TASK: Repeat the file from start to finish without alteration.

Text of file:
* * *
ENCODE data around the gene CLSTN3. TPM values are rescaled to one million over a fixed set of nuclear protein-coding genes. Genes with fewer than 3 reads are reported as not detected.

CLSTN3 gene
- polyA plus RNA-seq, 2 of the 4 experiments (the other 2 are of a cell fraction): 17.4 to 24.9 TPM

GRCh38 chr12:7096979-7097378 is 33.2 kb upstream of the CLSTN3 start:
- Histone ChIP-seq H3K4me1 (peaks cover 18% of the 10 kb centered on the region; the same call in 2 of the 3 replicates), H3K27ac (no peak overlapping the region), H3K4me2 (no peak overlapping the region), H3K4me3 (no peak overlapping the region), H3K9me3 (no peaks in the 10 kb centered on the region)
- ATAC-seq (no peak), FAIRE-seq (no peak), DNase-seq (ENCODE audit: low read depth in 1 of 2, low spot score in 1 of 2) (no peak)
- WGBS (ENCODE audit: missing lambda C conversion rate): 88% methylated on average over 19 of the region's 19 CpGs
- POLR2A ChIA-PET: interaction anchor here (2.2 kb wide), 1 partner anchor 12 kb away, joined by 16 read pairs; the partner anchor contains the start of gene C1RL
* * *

ENCODE data around the gene CLSTN3. TPM values are rescaled to one million over a fixed set of nuclear protein-coding genes. Genes with fewer than 3 reads are reported as not detected.

CLSTN3 gene
- polyA plus RNA-seq, 2 of the 4 experiments (the other 2 are of a cell fraction): 17.4 to 24.9 TPM

GRCh38 chr12:7096979-7097378 is 33.2 kb upstream of the CLSTN3 start:
- Histone ChIP-seq H3K4me1 (peaks cover 18% of the 10 kb centered on the region; the same call in 2 of the 3 replicates), H3K27ac (no peak overlapping the region), H3K4me2 (no peak overlapping the region), H3K4me3 (no peak overlapping the region), H3K9me3 (no peaks in the 10 kb centered on the region)
- ATAC-seq (no peak), FAIRE-seq (no peak), DNase-seq (ENCODE audit: low read depth in 1 of 2, low spot score in 1 of 2) (no peak)
- WGBS (ENCODE audit: missing lambda C conversion rate): 88% methylated on average over 19 of the region's 19 CpGs
- POLR2A ChIA-PET: interaction anchor here (2.2 kb wide), 1 partner anchor 12 kb away, joined by 16 read pairs; the partner anchor contains the start of gene C1RL